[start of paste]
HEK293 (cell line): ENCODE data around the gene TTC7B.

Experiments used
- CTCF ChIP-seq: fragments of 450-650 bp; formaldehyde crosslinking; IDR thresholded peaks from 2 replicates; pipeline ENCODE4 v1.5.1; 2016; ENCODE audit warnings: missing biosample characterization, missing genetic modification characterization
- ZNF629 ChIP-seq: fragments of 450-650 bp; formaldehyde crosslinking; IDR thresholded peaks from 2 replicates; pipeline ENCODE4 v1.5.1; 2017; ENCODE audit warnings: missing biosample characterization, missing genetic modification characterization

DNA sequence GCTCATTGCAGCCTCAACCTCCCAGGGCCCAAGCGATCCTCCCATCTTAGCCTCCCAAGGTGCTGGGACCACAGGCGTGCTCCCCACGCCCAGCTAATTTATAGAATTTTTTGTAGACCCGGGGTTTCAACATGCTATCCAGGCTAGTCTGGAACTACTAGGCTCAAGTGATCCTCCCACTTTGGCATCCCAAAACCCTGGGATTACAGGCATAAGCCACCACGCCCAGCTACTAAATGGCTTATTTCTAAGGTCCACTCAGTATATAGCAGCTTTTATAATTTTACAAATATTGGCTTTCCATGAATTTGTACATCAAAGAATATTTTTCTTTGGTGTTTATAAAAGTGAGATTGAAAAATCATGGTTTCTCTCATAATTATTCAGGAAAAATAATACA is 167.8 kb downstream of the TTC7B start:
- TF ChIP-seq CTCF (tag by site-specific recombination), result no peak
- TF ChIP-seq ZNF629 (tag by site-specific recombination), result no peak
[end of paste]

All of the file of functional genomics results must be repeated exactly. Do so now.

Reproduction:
HEK293 (cell line): ENCODE data around the gene TTC7B.

Experiments used
- CTCF ChIP-seq: fragments of 450-650 bp; formaldehyde crosslinking; IDR thresholded peaks from 2 replicates; pipeline ENCODE4 v1.5.1; 2016; ENCODE audit warnings: missing biosample characterization, missing genetic modification characterization
- ZNF629 ChIP-seq: fragments of 450-650 bp; formaldehyde crosslinking; IDR thresholded peaks from 2 replicates; pipeline ENCODE4 v1.5.1; 2017; ENCODE audit warnings: missing biosample characterization, missing genetic modification characterization

DNA sequence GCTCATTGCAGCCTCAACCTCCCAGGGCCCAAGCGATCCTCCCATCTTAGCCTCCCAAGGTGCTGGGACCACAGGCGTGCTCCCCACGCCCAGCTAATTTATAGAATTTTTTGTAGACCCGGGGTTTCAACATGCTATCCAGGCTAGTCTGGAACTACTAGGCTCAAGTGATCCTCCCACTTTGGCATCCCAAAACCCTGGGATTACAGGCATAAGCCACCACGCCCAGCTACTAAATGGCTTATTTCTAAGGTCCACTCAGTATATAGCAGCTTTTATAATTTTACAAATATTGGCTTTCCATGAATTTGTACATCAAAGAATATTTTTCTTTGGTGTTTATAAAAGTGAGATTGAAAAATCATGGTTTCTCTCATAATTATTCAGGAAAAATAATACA is 167.8 kb downstream of the TTC7B start:
- TF ChIP-seq CTCF (tag by site-specific recombination), result no peak
- TF ChIP-seq ZNF629 (tag by site-specific recombination), result no peak